America’s biggest health insurance company can no longer afford the Affordable Care Act. The Fiscal Times reports:
The Affordable Care Act suffered another jolt late last week with the news that UnitedHealth Group, the nation’s largest health insurer, was making good on its threat to pull out of Obamacare, beginning with its operations in Georgia and Arkansas.
UnitedHealth roiled the market last November when it revealed that it was considering exiting Obamacare after incurring hundreds of millions of dollars in losses related to ACA business.
As the FT notes, UnitedHealth’s decision does not come as a surprise (we wrote about the company’s ACA woes last year), and—unless other big insurers follow suit—it doesn’t herald the imminent collapse of the law. But the fact that even major insurers like UnitedHealth are hemorrhaging cash on the Obamacare exchanges highlights the fact that for all the ACA’s technocratic tinkering, it did not and will not fix the fundamental problem facing the U.S. healthcare system: That it’s too expensive, and that costs are growing too quickly.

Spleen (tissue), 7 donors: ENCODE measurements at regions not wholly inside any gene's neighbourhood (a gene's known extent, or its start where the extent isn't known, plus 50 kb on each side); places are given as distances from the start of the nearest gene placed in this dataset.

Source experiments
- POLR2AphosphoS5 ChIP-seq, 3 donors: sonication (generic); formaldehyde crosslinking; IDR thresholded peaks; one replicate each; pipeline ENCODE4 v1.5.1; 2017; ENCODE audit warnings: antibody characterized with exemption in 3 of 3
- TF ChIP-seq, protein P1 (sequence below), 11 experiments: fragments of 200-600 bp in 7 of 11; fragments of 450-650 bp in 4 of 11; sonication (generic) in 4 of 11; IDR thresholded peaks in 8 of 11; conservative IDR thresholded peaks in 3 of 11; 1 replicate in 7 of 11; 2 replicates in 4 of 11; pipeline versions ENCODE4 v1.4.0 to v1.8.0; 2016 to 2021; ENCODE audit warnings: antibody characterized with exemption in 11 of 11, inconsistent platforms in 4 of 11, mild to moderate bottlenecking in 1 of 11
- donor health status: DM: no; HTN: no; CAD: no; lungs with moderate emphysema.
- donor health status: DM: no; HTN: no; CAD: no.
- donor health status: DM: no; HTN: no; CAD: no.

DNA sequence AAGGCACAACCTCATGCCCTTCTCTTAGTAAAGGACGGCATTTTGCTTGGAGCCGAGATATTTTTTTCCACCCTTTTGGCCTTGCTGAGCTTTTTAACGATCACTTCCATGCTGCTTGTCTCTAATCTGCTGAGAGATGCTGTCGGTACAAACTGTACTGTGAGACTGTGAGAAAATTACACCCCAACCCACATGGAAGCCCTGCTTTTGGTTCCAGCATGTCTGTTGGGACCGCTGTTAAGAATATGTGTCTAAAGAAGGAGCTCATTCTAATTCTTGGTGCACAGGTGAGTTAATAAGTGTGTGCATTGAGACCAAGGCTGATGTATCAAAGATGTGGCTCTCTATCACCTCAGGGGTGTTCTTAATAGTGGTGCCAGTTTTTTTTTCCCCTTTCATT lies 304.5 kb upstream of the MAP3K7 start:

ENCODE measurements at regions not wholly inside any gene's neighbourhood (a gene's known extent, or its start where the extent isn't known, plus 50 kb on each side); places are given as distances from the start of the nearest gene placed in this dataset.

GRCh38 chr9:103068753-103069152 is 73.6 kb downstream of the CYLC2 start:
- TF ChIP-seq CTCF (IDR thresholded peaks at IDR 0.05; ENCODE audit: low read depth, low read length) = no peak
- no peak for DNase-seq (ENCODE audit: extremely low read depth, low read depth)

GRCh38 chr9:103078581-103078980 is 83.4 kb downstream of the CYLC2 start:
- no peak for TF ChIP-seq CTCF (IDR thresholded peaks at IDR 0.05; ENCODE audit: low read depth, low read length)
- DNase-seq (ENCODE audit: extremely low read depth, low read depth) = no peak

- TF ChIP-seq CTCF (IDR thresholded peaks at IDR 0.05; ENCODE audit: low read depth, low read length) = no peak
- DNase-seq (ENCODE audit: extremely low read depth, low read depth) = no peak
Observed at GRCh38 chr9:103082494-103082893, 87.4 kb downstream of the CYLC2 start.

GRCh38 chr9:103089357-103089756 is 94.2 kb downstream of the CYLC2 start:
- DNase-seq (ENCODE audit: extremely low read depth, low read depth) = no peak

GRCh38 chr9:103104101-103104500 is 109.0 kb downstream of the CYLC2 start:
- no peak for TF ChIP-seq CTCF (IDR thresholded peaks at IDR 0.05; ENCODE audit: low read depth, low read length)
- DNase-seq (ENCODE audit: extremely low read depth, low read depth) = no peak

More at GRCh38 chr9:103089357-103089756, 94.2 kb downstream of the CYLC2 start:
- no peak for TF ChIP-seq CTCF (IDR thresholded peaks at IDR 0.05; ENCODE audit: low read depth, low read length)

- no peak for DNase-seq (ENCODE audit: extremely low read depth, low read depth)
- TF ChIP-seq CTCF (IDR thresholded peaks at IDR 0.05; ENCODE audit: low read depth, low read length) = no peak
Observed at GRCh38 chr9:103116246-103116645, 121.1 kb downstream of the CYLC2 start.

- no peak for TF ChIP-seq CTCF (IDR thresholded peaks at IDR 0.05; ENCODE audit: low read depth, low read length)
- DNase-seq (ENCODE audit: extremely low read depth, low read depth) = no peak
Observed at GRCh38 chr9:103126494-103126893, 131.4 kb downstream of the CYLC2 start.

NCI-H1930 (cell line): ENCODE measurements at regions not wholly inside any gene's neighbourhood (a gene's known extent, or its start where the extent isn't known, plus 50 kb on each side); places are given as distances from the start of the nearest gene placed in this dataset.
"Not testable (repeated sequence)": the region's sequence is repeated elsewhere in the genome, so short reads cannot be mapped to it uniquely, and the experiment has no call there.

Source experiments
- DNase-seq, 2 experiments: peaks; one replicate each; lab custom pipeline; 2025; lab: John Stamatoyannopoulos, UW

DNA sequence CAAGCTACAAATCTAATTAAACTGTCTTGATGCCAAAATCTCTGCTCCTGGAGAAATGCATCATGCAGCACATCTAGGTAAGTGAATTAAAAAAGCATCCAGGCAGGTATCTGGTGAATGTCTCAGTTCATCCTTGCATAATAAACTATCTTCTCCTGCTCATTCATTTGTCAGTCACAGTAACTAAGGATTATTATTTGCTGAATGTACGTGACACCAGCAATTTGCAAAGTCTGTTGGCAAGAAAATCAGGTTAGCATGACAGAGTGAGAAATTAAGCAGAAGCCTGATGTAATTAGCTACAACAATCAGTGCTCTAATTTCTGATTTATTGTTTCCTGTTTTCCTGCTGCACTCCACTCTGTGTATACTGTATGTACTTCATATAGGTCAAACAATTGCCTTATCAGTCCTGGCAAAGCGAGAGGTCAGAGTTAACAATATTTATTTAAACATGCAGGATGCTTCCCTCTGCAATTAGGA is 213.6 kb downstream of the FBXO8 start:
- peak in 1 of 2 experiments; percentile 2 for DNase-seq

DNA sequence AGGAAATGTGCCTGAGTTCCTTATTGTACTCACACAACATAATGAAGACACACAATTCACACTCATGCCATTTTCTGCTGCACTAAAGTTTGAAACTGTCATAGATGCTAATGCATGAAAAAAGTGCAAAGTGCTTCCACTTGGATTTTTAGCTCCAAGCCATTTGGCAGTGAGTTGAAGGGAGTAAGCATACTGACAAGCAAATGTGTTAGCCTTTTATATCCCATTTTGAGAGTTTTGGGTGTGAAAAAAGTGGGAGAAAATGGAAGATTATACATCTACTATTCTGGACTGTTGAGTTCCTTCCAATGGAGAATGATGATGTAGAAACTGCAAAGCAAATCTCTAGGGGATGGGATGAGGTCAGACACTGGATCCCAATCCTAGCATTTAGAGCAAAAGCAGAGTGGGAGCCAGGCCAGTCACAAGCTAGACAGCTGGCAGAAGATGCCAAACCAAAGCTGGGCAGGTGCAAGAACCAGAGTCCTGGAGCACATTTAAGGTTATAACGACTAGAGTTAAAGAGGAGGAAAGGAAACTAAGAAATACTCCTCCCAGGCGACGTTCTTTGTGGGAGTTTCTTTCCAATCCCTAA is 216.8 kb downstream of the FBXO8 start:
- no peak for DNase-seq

The architects of the ACA took aim at access, rather than affordability, achieving a coverage expansion mostly by putting more Americans on the Medicaid rolls. They left the underlying issues plaguing the healthcare system in place (and in many cases exacerbated them), so middle class families are still seeing a growing share of their paychecks consumed by rising premiums and deductibles. And they failed to realize that in the long run, affordability is access, and that attacking the factors that inflate the cost of healthcare in the private market should be a higher priority than expanding subsidies. The departure of UnitedHealth from the exchanges is a devastating illustration of Obamacare’s failure to bring down costs, and clear evidence that, no matter what the White House says, the debate over health reform isn’t going away.